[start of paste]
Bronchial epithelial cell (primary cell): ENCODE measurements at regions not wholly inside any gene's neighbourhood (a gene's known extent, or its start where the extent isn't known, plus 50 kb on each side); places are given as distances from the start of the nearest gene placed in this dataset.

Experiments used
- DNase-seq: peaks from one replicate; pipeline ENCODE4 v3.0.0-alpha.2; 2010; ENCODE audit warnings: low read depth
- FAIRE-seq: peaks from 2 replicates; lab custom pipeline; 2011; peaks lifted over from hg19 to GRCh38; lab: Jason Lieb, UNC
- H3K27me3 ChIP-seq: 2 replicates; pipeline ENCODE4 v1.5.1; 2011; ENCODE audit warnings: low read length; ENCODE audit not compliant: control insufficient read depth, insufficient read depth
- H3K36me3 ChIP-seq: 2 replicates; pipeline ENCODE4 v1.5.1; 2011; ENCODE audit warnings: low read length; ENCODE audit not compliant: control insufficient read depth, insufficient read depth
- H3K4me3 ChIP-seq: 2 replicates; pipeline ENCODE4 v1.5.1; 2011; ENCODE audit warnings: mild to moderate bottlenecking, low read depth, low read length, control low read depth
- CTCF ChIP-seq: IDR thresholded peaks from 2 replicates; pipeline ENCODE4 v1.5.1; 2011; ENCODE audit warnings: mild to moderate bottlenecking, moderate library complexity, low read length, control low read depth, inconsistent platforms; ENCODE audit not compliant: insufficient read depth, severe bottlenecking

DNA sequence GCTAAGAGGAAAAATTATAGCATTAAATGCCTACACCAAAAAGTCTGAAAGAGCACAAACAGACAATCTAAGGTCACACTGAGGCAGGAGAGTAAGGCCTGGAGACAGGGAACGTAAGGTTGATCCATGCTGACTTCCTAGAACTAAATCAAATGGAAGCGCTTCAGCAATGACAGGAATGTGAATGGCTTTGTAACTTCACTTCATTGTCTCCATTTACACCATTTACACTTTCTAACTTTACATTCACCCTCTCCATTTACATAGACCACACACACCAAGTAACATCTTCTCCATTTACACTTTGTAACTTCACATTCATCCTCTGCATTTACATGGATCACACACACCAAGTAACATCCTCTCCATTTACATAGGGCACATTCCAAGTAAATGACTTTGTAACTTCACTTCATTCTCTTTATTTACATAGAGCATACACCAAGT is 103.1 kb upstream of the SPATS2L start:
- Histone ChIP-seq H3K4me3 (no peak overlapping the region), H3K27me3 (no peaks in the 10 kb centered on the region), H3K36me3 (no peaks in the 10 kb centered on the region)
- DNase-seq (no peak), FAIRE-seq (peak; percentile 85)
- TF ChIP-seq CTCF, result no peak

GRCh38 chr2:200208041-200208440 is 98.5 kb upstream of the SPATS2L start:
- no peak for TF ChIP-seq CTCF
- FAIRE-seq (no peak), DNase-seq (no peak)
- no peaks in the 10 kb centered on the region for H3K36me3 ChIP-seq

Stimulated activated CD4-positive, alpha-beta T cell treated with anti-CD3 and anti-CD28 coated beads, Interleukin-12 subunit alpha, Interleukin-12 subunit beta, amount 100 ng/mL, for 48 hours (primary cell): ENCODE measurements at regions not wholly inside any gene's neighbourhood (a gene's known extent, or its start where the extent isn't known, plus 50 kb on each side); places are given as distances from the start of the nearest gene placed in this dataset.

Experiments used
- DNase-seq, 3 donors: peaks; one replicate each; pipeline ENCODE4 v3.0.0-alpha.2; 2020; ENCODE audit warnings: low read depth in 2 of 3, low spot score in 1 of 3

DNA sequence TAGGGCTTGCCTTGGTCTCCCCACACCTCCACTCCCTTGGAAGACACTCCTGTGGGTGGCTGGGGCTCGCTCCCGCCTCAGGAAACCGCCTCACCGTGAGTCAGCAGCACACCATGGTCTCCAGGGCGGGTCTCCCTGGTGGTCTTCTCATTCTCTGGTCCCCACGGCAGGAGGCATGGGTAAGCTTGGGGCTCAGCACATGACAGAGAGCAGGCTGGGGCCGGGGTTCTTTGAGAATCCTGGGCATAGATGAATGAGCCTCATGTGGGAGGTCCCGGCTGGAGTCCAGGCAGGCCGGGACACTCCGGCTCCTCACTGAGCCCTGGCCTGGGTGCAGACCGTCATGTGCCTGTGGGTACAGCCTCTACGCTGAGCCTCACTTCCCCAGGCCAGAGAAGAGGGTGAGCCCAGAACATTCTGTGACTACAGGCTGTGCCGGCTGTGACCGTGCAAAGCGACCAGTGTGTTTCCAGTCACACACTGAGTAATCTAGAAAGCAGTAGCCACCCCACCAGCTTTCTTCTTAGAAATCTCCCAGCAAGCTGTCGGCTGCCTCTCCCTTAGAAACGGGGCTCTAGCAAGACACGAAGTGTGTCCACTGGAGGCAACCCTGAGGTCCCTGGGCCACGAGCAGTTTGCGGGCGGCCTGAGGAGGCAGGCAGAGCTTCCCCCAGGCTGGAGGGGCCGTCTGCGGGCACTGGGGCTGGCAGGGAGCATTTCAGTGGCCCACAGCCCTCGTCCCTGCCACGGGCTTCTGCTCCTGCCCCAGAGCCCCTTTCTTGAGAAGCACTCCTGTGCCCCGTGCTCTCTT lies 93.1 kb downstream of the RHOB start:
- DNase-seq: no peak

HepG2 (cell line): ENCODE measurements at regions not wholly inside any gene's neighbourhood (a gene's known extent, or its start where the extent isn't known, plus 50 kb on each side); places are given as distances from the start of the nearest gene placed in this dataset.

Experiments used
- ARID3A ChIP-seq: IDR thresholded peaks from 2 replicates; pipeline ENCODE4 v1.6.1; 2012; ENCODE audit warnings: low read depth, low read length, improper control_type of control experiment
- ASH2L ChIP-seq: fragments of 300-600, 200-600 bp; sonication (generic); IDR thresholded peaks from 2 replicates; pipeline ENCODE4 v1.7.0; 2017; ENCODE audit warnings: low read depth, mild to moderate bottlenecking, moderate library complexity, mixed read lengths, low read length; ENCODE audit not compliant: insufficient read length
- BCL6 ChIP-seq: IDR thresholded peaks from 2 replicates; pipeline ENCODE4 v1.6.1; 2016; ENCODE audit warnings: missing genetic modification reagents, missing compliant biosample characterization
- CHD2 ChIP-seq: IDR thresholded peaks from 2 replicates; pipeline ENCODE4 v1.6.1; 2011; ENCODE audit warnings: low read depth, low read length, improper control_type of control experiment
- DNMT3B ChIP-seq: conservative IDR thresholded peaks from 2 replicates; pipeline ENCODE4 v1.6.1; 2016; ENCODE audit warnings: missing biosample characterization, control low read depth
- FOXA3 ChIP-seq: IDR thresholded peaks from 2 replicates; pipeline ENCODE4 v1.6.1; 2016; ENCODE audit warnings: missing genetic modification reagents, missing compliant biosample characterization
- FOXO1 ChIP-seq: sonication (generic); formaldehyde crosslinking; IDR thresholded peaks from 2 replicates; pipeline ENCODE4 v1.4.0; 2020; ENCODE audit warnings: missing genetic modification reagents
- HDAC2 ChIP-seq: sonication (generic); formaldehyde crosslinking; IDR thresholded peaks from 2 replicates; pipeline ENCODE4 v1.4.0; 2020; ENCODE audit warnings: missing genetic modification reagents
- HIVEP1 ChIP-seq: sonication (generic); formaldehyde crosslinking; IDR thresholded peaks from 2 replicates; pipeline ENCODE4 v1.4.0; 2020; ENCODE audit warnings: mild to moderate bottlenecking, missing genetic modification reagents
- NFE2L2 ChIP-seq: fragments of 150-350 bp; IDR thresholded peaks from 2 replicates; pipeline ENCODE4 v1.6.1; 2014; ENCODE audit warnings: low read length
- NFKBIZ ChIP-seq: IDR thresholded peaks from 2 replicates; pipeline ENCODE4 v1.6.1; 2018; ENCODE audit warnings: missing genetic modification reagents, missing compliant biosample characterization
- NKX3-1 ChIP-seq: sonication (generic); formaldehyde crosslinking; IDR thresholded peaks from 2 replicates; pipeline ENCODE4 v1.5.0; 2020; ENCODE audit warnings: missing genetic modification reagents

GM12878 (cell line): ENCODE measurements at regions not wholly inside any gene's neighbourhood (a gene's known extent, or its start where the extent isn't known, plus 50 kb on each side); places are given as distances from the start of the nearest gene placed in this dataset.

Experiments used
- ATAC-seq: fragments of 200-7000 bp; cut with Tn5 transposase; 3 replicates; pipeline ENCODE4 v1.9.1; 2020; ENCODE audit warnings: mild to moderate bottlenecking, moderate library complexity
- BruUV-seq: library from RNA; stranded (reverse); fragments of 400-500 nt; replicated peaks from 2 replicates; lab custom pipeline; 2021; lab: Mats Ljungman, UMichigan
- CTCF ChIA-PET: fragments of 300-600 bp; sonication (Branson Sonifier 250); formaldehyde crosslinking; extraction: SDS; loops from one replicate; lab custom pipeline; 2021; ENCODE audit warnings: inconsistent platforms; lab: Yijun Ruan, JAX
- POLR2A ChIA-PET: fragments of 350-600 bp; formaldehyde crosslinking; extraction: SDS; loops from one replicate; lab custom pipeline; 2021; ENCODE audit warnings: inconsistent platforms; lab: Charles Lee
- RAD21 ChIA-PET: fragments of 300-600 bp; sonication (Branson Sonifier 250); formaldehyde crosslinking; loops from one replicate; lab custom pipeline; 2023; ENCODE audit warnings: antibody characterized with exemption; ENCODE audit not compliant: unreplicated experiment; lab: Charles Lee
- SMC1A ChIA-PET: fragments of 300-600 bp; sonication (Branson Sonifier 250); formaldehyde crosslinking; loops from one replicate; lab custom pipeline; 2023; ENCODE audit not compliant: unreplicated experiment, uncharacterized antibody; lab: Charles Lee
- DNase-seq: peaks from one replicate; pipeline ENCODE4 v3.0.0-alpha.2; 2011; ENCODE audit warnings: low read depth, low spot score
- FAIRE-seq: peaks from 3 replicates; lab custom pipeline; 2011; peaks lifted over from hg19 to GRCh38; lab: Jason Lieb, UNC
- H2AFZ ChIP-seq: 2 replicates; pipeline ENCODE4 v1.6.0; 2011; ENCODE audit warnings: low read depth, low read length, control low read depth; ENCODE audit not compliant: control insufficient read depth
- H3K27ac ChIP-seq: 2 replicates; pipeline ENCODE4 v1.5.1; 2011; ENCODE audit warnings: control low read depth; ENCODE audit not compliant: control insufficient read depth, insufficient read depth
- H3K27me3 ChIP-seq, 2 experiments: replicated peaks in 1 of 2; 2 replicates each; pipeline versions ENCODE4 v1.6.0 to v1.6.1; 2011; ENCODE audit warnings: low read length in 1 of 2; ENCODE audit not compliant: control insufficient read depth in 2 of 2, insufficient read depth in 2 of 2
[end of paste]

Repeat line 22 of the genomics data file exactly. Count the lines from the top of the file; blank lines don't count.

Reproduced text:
HepG2 (cell line): ENCODE measurements at regions not wholly inside any gene's neighbourhood (a gene's known extent, or its start where the extent isn't known, plus 50 kb on each side); places are given as distances from the start of the nearest gene placed in this dataset.